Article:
Tuesday, July 23, 2013

Let's Cut (Middle Class) Taxes

An editorial in the Baltimore Sun by Christopher Summer of the conservative Maryland Public Policy Institute notes that tax cuts may be in Maryland's future and that they should be directed towards lowering the corporate tax rate.  Accepting the presumption that revenues will outpace expenditures to a significant enough level to prompt tax cuts, I think it may be more prudent to make tax cuts to help the middle class and put more money in the hands of consumers.

We should all be a little skeptical of anyone who makes blanket statements that a certain tax cut will "benefit all" as alleged by Mr. Summers.  This is the carrot used to get buy-in for "other people's" taxes being lowered.  "It will help the economy."  "It will create jobs."  "It will spur growth."

These are all important aspirations, but there is very little data to support the blanket statement that cutting corporate taxes or cutting taxes for the most wealthy among us (in a uniform cut across all rates) does these things.  Yes, having a corporate tax rate competitive with Virginia may encourage more large employers to come to Maryland, but our state has assets that make us competitive on different grounds: the best schools in America, a well-regarded university system, and some of the best research institutions in the world.  The corporate rate in Virginia is not static and there is nothing to stop a self-destructive race to the bottom between Maryland and our neighboring jurisdictions to make corporations perfectly comfortable while the rest of us feel the squeeze.  (Never mind the fact that D.C.'s corporate tax rate is nearly 10%.)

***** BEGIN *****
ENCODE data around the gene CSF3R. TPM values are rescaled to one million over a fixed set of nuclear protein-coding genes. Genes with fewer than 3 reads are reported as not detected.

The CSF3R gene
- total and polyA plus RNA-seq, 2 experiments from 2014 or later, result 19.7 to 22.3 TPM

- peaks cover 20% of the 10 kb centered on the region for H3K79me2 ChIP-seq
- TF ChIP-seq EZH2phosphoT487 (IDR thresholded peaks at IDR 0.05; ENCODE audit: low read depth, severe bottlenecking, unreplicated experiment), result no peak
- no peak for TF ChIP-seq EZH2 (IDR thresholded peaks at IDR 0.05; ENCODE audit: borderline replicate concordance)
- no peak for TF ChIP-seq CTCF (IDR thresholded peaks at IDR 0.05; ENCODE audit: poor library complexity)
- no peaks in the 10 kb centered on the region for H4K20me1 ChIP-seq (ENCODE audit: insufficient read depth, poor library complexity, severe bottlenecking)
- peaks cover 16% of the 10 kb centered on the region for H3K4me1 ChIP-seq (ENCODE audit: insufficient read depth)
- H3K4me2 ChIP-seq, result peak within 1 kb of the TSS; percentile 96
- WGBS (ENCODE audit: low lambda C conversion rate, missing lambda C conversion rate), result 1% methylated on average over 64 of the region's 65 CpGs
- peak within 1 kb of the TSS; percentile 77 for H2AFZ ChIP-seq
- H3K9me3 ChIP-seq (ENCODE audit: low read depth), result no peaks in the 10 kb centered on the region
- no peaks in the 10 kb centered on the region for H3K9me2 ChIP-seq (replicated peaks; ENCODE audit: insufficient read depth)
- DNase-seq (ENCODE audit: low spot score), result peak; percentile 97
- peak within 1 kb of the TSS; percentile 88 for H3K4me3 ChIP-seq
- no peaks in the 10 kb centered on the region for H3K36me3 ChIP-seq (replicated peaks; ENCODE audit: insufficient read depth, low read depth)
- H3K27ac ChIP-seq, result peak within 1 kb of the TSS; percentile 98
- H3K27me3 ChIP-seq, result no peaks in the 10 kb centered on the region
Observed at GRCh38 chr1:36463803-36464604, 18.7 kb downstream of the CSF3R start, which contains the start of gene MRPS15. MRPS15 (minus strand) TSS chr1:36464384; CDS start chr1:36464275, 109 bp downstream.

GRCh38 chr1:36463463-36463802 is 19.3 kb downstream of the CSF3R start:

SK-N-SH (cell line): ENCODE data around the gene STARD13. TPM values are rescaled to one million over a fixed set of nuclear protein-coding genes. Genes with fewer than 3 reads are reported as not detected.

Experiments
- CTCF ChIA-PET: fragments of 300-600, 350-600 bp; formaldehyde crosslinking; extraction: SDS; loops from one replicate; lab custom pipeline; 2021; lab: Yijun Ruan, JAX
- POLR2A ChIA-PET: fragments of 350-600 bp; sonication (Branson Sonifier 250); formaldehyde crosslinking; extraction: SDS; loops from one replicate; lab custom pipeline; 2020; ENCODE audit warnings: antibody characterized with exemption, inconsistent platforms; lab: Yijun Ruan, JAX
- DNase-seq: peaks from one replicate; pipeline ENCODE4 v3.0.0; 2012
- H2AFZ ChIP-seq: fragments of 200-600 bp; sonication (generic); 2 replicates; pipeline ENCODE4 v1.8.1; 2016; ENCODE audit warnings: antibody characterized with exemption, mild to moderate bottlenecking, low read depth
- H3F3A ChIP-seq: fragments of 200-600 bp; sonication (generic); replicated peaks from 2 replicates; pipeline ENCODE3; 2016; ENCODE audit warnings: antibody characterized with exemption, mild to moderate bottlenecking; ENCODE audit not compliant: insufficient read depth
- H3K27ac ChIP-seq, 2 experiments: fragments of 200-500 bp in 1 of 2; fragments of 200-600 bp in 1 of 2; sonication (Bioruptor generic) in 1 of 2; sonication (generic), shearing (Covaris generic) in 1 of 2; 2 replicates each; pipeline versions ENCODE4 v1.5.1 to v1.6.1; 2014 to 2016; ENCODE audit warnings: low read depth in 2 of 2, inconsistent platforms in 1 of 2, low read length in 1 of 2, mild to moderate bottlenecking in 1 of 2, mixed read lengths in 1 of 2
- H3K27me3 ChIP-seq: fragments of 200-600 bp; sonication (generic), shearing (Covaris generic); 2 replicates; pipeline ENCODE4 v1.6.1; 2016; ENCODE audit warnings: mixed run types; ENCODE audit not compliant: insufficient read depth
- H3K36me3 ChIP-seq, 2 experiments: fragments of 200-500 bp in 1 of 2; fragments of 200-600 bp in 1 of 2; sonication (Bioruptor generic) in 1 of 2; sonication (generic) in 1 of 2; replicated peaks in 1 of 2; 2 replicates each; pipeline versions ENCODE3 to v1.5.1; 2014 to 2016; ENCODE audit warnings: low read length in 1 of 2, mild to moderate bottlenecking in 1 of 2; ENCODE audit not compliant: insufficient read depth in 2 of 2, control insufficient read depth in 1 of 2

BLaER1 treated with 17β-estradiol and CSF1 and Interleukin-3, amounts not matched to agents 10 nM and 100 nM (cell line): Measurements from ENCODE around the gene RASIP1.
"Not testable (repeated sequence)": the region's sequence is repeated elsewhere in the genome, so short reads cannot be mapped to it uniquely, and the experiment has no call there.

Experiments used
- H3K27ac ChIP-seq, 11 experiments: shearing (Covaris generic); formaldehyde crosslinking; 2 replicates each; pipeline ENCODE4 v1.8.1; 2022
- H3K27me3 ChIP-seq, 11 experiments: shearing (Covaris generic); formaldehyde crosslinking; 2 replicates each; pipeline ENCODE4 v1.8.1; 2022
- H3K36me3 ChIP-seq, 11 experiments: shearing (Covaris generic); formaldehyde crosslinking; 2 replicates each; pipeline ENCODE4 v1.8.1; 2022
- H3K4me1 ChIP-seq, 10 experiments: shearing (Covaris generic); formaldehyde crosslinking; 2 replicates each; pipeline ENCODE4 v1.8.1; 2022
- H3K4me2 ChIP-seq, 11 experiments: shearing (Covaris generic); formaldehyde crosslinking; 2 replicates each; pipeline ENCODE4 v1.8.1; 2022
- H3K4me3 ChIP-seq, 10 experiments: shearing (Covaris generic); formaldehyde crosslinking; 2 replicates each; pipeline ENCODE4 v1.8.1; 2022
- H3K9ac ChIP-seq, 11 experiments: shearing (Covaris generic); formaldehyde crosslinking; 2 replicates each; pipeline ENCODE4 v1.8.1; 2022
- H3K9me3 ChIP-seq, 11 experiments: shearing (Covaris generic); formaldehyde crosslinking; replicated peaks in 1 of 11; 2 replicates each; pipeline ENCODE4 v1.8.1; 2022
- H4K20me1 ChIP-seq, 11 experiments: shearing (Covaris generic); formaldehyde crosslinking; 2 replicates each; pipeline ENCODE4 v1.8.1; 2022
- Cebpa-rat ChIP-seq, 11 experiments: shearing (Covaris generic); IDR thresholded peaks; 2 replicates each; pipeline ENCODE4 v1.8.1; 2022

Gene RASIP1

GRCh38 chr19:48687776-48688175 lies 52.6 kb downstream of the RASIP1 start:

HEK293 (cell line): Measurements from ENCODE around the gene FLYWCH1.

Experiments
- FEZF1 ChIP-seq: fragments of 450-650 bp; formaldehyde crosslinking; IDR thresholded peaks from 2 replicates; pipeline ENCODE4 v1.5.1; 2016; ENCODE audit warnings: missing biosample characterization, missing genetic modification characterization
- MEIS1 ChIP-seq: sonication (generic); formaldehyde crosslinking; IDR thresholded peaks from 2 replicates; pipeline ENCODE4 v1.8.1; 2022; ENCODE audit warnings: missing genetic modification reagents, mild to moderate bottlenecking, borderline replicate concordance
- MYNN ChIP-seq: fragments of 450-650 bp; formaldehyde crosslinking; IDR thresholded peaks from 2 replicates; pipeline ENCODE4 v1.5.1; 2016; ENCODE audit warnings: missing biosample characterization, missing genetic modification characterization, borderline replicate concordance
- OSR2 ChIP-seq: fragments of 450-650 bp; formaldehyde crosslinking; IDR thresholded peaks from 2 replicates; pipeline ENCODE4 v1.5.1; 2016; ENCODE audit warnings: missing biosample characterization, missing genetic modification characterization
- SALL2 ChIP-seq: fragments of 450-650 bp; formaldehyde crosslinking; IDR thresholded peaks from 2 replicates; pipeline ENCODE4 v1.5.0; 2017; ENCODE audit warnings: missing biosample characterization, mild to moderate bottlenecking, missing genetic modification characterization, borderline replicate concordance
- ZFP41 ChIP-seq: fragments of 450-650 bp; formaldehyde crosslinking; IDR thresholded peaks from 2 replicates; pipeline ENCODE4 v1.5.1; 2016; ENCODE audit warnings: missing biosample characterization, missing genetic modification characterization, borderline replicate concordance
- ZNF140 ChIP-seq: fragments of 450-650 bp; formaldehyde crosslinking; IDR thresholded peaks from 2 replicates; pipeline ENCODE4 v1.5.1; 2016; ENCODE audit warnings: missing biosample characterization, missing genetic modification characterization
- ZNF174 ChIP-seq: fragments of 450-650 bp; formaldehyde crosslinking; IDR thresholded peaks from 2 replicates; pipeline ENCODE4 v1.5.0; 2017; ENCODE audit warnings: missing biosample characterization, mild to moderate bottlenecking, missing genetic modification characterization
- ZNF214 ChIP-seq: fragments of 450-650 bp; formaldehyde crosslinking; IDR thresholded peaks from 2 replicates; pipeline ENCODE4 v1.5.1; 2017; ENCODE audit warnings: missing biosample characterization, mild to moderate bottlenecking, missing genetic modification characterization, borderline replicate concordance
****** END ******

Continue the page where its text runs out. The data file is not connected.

How about a tax cut that helps you?  If we want to help the middle class, directly and without depending on anything to "trickle down", let's just help the middle class.

College Tuition Tax Credit - Maryland does not allow a tax credit for amounts paid on higher education either by the student or their family.  In fact, filers are sometimes penalized for not taking out the tax credit between their federal and state returns.  Instead, Maryland promotes tax-deductible savings plans, which, while helpful, do not benefit families who find themselves paying more than expected on high education or working students who are paying as they go.  This is an expense born by thousands of middle class families and would put more money back in their pockets by crediting it against their tax liability.

Earned Income Tax Credit - Maryland allows families making under $45,060 to claim up to 50% of the federal earned income tax credit on their state returns, with up to 25% being refundable.  This is an effective means of helping lower income families through our tax system.  Let's expand the credit to 75% and make more of it refundable. 

Small Business Property Tax Rebate - Last session, Delegate Heather Mizeur proposed a bill that would have created a rebate for small businesses (25 employees or less) to reduce the personal property tax they pay on their machinery, equipment, inventory and other personal property.  Del. Mizeur's rebate was premised on combined reporting, but this rebate should be explored long before anyone looks to cut corporate tax rates to lure out-of-state businesses to come to Maryland.

The key to all three of these proposals is that they provide focused tax relief on middle class families.  We are often tempted into tax schemes that provide some relief for middle and lower class families while the greatest benefit falls on those at the top.  That is not inevitable in tax policy.  We can do a better job helping the middle class, invigorating consumer buying-power, and...help the economy.

That's all for today.  Have a great Tuesday doing what you love!